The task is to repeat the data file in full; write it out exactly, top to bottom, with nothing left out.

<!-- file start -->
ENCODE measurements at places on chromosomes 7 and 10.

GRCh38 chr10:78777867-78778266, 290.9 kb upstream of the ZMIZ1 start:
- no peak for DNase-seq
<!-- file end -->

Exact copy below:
ENCODE measurements at places on chromosomes 7 and 10.

GRCh38 chr10:78777867-78778266, 290.9 kb upstream of the ZMIZ1 start:
- no peak for DNase-seq